Can u help me to prove this theorem,

Two free groups are isomorphic if and only if they have the same rank.

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- Aug 10th 2008, 02:03 AMdimukFree groups
Can u help me to prove this theorem,

Two free groups are isomorphic if and only if they have the same rank. - Aug 10th 2008, 11:36 AMNonCommAlg
if they have the same rank, then using the definition of a free group it's obvious that they must be isomorphic. the converse is not trivial. to prove it we'll first need a nice

lemma that extends a well-known fact about vector spaces to free modules over commutative rings with identity:

__Lemma:__(IBN for commutative rings) if $\displaystyle R$ is a commutative ring with identity and $\displaystyle M$ a free $\displaystyle R$-module, then every two basis of $\displaystyle M$ have the same cardinality.

__Proof:__let $\displaystyle m$ be a fixed maximal ideal of $\displaystyle R$ and $\displaystyle X$ any basis for $\displaystyle M.$ clearly $\displaystyle M/mM$ is a vector space over $\displaystyle R/m.$ let $\displaystyle \bar{X}=\{x+mM: \ x \in X \}.$ if $\displaystyle x_1 + mM = x_2 + mM,$

for some $\displaystyle x_1 \neq x_2$ in $\displaystyle X,$ then $\displaystyle x_1-x_2=\sum a_jx_j$ for some $\displaystyle a_j \in m$ and $\displaystyle x_j \in X,$ which is impossible since $\displaystyle X$ is basis for $\displaystyle M$ and $\displaystyle 1 \notin m,$ thus $\displaystyle |X|=|\bar{X}|.$ a similar argument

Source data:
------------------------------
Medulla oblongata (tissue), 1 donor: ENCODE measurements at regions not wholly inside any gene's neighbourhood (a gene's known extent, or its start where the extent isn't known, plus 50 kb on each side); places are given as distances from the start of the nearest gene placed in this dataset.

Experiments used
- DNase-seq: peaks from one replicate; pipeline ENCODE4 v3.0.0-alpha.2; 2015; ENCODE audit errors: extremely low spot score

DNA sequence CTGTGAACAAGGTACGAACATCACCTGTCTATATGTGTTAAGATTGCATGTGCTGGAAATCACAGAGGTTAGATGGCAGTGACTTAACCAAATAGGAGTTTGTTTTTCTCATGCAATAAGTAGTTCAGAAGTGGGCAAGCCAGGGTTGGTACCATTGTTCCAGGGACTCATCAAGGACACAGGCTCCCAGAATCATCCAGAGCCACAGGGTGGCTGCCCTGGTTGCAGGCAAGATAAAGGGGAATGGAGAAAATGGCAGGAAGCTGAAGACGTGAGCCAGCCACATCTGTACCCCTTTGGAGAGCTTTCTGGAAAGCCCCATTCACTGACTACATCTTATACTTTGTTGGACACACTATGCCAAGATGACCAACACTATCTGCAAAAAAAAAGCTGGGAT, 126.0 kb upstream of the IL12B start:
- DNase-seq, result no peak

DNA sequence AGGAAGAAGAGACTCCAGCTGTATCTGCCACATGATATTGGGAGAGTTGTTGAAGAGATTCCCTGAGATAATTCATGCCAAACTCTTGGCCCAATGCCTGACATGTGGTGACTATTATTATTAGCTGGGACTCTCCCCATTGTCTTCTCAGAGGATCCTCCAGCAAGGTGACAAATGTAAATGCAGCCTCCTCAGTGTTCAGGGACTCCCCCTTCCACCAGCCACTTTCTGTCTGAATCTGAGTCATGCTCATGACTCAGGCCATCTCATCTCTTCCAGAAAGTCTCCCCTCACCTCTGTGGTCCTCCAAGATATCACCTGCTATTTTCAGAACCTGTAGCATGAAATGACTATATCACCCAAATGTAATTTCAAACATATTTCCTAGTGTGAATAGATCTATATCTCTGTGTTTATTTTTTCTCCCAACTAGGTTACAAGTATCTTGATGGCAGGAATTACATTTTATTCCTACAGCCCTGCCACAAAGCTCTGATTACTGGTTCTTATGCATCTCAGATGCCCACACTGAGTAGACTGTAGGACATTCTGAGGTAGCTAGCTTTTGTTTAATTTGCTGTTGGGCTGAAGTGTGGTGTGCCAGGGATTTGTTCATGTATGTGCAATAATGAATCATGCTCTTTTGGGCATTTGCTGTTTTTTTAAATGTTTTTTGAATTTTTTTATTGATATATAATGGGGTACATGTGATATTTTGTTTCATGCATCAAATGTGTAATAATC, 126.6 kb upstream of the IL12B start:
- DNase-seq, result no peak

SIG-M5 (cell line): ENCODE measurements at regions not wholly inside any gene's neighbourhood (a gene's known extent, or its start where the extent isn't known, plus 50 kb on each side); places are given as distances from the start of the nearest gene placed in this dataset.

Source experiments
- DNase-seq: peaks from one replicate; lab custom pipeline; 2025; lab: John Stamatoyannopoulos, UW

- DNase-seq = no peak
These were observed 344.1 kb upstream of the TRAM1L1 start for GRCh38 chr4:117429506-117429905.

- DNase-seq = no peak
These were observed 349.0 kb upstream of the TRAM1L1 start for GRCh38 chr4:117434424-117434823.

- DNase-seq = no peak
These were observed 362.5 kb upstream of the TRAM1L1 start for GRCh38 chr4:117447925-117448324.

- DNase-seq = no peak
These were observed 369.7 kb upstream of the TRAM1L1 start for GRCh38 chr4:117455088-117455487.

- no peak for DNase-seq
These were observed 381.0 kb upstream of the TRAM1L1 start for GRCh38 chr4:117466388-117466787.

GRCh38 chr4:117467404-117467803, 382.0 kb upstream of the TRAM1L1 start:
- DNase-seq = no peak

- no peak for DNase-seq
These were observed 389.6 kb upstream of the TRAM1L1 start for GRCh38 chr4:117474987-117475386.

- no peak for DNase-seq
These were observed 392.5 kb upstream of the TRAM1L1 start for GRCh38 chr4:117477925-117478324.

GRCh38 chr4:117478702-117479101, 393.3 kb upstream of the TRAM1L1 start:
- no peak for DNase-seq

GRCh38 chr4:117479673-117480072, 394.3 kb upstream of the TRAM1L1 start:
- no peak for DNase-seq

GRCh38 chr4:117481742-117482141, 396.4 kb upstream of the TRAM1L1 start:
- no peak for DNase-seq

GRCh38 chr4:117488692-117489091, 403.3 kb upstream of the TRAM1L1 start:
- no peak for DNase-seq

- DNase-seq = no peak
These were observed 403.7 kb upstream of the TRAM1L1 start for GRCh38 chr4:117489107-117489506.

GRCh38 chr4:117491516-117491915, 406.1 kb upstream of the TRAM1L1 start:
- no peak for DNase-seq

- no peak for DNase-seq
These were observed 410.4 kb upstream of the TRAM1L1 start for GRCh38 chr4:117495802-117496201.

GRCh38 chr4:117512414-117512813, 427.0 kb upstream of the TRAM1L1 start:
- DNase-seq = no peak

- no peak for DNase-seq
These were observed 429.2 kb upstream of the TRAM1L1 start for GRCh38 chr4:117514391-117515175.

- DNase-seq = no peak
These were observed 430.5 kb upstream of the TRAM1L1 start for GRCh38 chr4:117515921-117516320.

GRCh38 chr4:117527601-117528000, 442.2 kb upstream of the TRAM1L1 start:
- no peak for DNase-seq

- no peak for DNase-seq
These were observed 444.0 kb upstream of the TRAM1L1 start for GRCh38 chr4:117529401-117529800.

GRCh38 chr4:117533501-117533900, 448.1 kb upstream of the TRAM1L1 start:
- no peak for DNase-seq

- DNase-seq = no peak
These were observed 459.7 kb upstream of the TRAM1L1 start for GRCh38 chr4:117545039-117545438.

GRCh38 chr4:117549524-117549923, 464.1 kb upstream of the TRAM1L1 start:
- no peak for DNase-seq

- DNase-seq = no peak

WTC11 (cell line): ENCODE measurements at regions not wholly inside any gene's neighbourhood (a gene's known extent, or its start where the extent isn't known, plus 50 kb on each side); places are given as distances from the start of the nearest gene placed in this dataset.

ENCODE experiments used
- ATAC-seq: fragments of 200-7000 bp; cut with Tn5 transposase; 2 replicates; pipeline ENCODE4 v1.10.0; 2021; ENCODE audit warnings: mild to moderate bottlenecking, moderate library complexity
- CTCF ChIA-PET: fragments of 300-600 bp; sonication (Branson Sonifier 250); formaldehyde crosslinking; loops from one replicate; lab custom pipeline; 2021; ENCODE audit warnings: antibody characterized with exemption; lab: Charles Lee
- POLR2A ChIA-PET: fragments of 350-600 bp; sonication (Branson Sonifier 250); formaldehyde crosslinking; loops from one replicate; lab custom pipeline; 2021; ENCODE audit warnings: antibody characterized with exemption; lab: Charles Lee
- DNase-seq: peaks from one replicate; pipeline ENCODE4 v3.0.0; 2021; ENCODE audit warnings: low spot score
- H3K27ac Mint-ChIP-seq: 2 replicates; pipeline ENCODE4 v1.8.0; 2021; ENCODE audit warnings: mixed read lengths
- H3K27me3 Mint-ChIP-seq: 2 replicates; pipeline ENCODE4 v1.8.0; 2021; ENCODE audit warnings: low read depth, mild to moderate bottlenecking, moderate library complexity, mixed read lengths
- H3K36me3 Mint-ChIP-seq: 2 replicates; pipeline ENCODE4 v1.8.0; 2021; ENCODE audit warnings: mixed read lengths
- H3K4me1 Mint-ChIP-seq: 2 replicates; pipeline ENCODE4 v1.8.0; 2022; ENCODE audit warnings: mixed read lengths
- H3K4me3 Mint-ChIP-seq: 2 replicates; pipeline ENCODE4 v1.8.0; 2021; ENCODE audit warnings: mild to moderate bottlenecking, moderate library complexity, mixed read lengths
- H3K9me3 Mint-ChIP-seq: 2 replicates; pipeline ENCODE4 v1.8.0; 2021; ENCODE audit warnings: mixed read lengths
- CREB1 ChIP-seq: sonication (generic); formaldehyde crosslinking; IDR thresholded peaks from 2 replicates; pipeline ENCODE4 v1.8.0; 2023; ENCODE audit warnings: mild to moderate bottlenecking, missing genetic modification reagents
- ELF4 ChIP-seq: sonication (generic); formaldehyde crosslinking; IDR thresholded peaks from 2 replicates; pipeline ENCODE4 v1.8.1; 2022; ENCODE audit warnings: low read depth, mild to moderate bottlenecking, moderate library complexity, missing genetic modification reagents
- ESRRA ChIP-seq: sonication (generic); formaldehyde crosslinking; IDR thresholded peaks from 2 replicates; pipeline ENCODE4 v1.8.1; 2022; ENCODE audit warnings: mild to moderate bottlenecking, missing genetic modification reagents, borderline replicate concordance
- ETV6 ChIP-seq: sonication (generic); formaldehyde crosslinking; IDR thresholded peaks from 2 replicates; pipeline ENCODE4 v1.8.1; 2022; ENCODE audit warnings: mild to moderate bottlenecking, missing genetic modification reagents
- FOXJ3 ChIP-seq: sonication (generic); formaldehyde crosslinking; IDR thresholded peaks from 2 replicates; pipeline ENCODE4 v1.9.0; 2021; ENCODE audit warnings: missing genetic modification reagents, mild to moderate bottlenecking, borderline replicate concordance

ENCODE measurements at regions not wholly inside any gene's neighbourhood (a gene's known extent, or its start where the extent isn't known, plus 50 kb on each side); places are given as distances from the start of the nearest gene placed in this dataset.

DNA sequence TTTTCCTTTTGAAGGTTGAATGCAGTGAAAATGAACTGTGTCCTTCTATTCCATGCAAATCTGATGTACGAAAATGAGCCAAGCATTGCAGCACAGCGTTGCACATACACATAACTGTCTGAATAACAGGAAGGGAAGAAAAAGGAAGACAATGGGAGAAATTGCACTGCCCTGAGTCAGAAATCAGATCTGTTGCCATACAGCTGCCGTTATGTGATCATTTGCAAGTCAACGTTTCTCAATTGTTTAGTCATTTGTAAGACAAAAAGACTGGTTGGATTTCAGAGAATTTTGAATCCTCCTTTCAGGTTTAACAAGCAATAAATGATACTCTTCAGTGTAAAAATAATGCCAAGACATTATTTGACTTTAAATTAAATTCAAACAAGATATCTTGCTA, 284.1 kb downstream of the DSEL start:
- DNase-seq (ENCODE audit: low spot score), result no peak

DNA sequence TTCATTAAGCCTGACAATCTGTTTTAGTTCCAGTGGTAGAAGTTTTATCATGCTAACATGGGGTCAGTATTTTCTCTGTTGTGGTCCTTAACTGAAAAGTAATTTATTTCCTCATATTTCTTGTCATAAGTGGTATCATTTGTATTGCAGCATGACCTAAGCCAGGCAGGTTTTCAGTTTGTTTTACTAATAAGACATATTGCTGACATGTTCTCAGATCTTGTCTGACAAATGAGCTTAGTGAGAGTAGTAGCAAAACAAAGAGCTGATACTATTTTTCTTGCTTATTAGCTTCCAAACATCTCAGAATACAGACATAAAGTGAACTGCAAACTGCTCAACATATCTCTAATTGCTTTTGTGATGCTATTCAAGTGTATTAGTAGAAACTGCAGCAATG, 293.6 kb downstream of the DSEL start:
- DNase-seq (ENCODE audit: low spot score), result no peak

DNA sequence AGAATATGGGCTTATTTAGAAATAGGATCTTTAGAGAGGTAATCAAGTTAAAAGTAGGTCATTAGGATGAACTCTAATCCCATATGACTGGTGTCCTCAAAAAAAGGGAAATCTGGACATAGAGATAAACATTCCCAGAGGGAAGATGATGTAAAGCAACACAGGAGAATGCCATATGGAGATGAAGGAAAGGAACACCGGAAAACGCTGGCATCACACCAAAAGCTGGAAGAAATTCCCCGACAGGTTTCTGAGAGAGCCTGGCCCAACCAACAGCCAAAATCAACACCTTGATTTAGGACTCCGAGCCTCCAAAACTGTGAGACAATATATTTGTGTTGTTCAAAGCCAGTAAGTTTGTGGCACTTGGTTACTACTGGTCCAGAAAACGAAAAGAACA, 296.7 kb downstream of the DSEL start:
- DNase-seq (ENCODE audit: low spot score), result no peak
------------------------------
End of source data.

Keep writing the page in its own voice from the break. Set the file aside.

shows that $\displaystyle \bar{X}$ is a basis for $\displaystyle R/m$-vector space $\displaystyle M/mM.$ thus $\displaystyle |X|=\dim _{R/m}M/mM,$ which completes the proof because $\displaystyle \dim_{R/m}M/mM$ does not depend on $\displaystyle X. \ \ \square$

__Corollary:__let $\displaystyle R$ be a commutative ring with identity and $\displaystyle M$ and $\displaystyle N$ be two free $\displaystyle R$-modules with basis $\displaystyle X$ and $\displaystyle Y$ respectively. if $\displaystyle M \simeq N,$ then $\displaystyle |X|=|Y|.$

__Proof:__let $\displaystyle f:M \rightarrow N$ be an isomorphism. then $\displaystyle Y$ and $\displaystyle f(X)$ both are basis for $\displaystyle N,$ thus by the Lemma $\displaystyle |X|=|f(X)|=|Y|. \ \ \ \square$

now suppose $\displaystyle G_1$ and $\displaystyle G_2$ are two free groups on $\displaystyle X$ and $\displaystyle Y$ respectively. suppose $\displaystyle G_1 \simeq G_2.$ let $\displaystyle G_1'$ and $\displaystyle G_2'$ be their commutator subgroups. then clearly $\displaystyle G_1/G_1' \simeq G_2/G_2'.$

it's easy to see, from the definition of free groups, that $\displaystyle G_1/G_1'$ and $\displaystyle G_2/G_2'$ are free (obviously abelian) on $\displaystyle X$ and $\displaystyle Y$ respectively. so $\displaystyle G_1/G_1'$ and $\displaystyle G_2/G_2'$ can be considered

as two isomorphic $\displaystyle \mathbb{Z}$-modules. the above corollary now shows that $\displaystyle |X|=|Y|. \ \ \ \square$